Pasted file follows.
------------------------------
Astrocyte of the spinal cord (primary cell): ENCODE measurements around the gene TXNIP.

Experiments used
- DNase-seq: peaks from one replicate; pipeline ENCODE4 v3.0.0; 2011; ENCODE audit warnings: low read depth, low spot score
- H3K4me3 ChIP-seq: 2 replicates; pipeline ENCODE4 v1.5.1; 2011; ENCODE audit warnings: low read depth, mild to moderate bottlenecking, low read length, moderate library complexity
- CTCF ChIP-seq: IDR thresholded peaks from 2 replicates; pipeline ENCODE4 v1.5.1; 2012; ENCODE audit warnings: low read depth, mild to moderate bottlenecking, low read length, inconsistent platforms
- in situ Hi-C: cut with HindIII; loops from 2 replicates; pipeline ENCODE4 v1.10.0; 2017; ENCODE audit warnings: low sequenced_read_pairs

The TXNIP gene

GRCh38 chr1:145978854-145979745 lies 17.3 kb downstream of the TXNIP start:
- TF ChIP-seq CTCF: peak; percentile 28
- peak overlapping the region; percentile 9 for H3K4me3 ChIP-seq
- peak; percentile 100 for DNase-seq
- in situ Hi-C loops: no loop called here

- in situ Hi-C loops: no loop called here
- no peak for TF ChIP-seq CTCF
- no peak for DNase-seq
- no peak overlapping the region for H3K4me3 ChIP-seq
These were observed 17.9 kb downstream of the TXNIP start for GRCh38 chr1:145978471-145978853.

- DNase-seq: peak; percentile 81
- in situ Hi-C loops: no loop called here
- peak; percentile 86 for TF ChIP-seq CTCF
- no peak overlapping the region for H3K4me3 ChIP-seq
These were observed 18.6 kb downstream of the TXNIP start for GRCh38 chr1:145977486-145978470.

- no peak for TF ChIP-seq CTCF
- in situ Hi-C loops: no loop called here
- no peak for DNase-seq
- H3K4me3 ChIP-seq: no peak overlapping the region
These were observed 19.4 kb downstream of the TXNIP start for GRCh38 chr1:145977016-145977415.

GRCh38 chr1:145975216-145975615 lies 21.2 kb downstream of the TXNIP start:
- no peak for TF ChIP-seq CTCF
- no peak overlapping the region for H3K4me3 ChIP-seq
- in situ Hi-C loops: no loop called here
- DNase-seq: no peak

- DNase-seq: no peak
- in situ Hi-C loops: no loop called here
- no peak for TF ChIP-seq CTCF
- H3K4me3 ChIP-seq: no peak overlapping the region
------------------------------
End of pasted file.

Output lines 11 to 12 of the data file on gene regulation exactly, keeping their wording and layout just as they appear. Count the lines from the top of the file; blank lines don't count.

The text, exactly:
- peak; percentile 100 for DNase-seq
- in situ Hi-C loops: no loop called here